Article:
The prognosis for canine demodicosis is good, with the majority of cases achieving long-term remission.8 However, dogs with a incurable or poorly controlled underlying disease may never be cured and may require long-term therapy (e.g. monthly amitraz rinses or weekly ivermectin administration). Development of Demodex mite resistance against miticides has not been documented at this point to the authors’ knowledge. Whether low-dose long-term glucocorticoid therapy for allergic disease is sufficient immunosuppression to trigger generalized demodicosis has not been evaluated to the authors’ knowledge. The current recommendation is to avoid long-term glucocorticoid therapy in dogs with a history of demodicosis (COE V).
Based on published studies, a recurrence of the disease in the first 1–2 years after cessation of therapy does occur in a small number of dogs.8 The majority of these cases achieve remission with a repeat of the same treatment regimen or with another type of therapy.8 In more recent studies, a follow-up period of 12 months is recommended to monitor for relapse. It is recommended to monitor dogs closely for recurrence of clinical disease during the first 12 months after treatment has been discontinued.
How should dogs with adult-onset demodicosis be evaluated for underlying diseases?
Adult-onset demodicosis is defined as the development of demodicosis in an adult dog with no known prior history of the disease. In adult animals, immunosuppressive therapy and diseases such as neoplasms, hypothyroidism or hyperadrenocorticism have been reported to be associated with generalized demodicosis.23–25 Evaluation for an underlying disease may include, but not be limited to, the following tests: a complete blood count, biochemistry panel and urinalysis, lymph node aspirate, radiographs of the chest and ultrasound of the abdomen.
Hyperadrenocorticism and hypothyroidism should be investigated; if there are no other supporting signs of hormonal diseases, urine cortisol creatinine ratio may be used to rule out hyperadrenocorticism (COE V). Evaluation of thyroid hormone concentrations can be difficult. Chronic stress due to generalized demodicosis and secondary deep bacterial skin infection may influence results of these tests. Thyroxine concentrations may be decreased due to euthyroid sick syndrome, and the urine cortisol creatinine ratio may be increased. Depending on the individual case situation, veterinarians need to consider postponing diagnostic tests for hormonal disease until the bacterial skin infection is treated and the demodicosis is improved or in remission. If owners of dogs showing no other clinical signs of disease refuse further diagnostic evaluation, close monitoring of the dog until development of further clinical clues should be recommended (COE V). If systemic signs point to a particular disease, that disease should be confirmed and treated, as evidence shows that successful treatment of an underlying cause may contribute to remission of the demodicosis (COE IV).15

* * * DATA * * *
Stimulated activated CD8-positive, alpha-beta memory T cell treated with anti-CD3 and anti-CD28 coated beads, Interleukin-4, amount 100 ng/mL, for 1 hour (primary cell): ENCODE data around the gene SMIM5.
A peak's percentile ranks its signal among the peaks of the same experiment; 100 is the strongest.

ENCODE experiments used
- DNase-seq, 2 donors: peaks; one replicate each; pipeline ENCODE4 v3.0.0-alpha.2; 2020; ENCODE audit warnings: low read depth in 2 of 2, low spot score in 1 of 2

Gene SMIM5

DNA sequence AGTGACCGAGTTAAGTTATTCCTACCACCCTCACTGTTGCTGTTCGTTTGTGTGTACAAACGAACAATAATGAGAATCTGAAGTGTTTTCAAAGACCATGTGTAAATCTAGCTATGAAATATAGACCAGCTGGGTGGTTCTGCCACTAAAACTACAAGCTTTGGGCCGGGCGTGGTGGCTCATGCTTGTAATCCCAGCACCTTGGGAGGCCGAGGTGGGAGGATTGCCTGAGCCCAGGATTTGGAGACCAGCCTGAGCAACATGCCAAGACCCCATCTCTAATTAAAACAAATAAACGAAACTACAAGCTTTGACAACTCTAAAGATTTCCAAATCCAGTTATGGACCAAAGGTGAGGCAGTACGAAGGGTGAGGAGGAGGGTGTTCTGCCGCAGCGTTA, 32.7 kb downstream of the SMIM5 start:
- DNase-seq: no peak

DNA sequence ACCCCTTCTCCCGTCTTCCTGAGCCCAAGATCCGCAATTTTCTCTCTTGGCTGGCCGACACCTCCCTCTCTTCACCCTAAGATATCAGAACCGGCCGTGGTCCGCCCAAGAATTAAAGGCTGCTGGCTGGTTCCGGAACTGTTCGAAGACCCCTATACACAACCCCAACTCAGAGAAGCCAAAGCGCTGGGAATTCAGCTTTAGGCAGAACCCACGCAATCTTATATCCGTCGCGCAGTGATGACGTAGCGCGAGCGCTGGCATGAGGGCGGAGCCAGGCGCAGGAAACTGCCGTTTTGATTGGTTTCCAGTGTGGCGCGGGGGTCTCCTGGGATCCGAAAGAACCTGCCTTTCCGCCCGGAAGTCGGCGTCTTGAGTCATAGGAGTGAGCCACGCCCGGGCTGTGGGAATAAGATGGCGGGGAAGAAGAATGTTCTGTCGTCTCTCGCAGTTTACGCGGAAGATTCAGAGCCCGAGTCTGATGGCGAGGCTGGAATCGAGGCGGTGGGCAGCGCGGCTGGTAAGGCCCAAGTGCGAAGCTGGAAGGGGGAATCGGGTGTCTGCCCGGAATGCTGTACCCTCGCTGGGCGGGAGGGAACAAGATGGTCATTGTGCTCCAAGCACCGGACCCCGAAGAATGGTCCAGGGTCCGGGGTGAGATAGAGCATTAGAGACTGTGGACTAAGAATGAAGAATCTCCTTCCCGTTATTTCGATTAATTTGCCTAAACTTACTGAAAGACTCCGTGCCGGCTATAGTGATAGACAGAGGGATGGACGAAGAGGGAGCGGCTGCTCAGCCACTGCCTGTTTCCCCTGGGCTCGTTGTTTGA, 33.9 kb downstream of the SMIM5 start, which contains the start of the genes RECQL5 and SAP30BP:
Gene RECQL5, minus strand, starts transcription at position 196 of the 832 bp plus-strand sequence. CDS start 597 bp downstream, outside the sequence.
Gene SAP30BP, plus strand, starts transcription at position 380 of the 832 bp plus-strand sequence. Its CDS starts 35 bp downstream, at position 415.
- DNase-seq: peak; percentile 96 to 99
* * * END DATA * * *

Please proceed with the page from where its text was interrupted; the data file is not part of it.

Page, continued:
Should dogs with demodicosis be allowed to breed?
Demodicosis in young dogs is most likely to be based on one or more genetic traits, as supported by strong breed predispositions73 and the fact that selective breeding has decreased the incidence of demodicosis in breeding kennels.27 To prevent an increase in prevalence of canine demodicosis, it is recommended not to breed from any dog with generalized demodicosis27,74 and to neuter affected animals. This is especially important in the bitch, as oestrus cycles may trigger recurrence of clinical disease (COE III),75 providing a further argument for neutering these animals.
Almost 30 years ago, the American Academy of Veterinary Dermatology recommended that ‘the AAVD urges veterinarians to accept for therapy only those generalized demodicosis patients who have been or will be neutered’.76 However, the definition of generalized demodicosis is subjective and thus this recommendation may lead to different outcomes with different breeders and veterinarians. The reported lesion extent consistent with localized disease ranges from four lesions to 50% of the body surface.29,30 There is little information on the measured lesional area that is considered localized and whether the size of a lesion considered localized is influenced by the size of the dog. It is also not known whether an area with papules, pustules, exudation, crusting and ulcers is comparable to an area characterized by alopecia and comedones only. Thus, the authors consider that differentiation is only of limited help to the practitioner. In addition, it is unclear whether treatment of localized demodicosis will prevent the disease from becoming generalized, or if a dog predisposed to generalized demodicosis would develop it even if topical treatment were used initially on the first localized lesions. Studies to answer these questions are urgently needed. The main reasons for differentiating the two forms are the prognosis and the decision about neutering the dog to prevent breeding.